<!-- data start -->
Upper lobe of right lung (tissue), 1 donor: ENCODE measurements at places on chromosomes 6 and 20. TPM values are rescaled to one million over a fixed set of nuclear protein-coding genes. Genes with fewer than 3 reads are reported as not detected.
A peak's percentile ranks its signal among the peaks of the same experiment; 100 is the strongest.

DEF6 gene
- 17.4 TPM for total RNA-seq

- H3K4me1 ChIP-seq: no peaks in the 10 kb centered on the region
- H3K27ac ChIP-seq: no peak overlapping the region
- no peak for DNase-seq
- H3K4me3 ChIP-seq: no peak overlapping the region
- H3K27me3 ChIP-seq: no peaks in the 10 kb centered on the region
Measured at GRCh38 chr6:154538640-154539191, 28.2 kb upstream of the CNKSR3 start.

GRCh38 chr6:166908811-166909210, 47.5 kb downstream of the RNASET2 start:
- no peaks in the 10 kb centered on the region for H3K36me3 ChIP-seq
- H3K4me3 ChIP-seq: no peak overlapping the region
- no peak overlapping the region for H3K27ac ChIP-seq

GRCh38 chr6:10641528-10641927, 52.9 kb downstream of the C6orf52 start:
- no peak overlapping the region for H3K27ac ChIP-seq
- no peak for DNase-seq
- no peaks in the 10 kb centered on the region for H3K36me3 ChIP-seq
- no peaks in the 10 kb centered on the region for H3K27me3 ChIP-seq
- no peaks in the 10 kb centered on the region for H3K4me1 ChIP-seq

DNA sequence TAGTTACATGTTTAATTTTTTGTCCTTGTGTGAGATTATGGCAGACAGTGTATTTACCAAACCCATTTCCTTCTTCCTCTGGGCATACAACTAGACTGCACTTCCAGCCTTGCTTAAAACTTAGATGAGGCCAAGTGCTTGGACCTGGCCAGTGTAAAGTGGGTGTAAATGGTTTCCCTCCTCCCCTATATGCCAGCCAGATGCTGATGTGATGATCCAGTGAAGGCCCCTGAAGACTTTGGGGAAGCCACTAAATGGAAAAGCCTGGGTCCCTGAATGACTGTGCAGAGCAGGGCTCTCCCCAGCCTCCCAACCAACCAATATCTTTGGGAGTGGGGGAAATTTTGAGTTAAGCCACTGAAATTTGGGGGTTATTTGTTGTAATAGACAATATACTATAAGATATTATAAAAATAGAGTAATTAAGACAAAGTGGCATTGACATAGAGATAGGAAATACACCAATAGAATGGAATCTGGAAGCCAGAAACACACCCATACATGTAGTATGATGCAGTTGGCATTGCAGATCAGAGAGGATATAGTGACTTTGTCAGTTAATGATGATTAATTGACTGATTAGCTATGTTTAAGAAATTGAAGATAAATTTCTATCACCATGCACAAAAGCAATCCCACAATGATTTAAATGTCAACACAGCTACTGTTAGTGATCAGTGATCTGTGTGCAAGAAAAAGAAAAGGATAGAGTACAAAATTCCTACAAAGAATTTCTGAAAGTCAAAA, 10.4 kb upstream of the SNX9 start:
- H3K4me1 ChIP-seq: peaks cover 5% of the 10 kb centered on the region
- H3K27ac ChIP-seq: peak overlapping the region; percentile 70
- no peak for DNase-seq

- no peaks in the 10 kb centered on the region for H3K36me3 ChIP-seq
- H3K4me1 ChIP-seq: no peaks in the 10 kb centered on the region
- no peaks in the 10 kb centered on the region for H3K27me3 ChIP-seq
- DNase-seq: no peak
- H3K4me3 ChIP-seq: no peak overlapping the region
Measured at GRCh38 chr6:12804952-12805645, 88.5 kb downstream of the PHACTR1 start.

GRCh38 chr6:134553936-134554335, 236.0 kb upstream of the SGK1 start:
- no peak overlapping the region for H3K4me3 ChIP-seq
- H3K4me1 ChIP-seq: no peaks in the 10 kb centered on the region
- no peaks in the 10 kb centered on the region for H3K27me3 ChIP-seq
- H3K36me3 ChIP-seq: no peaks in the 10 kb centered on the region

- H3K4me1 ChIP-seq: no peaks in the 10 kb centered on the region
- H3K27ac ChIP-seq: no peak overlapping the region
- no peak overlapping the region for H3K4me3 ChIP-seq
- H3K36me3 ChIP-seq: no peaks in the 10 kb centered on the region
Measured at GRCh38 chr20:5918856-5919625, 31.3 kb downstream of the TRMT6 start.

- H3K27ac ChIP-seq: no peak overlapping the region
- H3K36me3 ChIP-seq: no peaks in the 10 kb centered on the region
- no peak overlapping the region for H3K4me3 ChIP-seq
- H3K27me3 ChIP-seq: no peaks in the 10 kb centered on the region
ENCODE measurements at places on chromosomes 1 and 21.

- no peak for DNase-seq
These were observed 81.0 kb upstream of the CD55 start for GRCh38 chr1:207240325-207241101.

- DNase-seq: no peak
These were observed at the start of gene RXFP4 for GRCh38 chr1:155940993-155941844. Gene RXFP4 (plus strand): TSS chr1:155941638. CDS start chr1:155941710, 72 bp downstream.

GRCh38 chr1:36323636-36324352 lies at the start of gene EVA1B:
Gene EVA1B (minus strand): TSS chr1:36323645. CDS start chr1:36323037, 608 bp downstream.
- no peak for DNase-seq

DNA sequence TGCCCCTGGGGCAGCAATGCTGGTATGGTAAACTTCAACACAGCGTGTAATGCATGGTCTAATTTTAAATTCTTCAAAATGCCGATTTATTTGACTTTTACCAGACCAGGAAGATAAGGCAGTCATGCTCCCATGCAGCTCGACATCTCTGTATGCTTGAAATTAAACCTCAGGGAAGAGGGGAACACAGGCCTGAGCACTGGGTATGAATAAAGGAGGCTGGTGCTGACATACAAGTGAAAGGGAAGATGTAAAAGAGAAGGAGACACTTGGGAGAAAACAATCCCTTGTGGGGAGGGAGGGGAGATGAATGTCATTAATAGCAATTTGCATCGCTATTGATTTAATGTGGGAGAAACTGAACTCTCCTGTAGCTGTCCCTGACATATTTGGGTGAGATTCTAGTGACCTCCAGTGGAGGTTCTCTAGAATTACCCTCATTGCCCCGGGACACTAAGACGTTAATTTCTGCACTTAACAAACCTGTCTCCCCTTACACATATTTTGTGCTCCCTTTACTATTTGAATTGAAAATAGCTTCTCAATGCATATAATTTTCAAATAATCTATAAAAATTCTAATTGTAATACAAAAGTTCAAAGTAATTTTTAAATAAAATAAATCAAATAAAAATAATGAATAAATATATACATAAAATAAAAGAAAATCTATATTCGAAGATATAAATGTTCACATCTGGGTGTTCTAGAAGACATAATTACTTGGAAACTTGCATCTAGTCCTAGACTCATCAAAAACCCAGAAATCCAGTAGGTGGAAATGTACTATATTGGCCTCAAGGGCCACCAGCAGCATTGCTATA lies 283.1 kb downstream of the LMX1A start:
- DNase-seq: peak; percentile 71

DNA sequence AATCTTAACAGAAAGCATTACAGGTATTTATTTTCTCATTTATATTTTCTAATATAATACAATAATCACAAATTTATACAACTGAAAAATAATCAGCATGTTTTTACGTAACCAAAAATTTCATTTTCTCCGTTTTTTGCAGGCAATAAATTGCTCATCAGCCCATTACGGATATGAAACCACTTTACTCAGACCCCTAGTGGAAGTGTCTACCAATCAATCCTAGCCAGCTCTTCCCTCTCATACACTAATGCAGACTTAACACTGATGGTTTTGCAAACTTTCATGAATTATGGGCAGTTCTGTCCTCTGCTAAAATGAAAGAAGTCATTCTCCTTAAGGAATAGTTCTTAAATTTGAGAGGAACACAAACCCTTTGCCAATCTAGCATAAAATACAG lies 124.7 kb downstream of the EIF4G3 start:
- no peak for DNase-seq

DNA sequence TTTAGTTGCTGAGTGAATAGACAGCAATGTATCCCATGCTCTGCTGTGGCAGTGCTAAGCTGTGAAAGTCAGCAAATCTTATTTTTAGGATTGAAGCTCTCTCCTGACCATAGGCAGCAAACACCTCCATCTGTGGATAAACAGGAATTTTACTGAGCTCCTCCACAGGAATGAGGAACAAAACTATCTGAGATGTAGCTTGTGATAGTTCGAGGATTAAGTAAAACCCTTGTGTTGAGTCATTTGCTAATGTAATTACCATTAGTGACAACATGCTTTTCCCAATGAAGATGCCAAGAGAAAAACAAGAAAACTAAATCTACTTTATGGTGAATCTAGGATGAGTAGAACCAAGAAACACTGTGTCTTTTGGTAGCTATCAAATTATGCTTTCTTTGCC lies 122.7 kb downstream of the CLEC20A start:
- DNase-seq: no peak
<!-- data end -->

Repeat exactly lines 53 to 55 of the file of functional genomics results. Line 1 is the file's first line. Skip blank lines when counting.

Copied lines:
DNA sequence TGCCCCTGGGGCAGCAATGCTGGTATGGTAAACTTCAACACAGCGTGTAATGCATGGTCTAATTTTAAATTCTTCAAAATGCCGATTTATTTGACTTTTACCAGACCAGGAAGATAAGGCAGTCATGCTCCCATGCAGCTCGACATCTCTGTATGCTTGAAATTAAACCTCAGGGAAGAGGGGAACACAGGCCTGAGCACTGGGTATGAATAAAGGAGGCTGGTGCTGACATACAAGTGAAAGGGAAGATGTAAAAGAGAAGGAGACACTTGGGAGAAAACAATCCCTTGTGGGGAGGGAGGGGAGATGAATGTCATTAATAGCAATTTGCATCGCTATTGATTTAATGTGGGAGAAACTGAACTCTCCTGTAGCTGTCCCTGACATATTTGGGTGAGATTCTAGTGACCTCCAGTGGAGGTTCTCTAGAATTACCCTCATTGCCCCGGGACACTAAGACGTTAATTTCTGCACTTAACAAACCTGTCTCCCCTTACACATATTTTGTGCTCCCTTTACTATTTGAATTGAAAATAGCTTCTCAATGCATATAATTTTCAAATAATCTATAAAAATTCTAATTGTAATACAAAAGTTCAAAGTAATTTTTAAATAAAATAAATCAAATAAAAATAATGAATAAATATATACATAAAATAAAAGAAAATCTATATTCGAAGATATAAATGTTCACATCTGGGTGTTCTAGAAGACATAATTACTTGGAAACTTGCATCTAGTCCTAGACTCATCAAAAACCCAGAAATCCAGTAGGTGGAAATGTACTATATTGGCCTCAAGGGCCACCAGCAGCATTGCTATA lies 283.1 kb downstream of the LMX1A start:
- DNase-seq: peak; percentile 71

DNA sequence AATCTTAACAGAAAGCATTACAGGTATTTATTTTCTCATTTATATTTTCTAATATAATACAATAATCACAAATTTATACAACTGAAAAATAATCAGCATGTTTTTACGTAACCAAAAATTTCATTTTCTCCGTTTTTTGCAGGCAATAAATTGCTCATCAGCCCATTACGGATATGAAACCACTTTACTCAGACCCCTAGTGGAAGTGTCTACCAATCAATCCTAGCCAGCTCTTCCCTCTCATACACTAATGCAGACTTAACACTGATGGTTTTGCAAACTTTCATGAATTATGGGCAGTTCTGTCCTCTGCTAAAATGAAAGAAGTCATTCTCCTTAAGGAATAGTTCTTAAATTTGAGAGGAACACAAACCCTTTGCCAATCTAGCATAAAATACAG lies 124.7 kb downstream of the EIF4G3 start: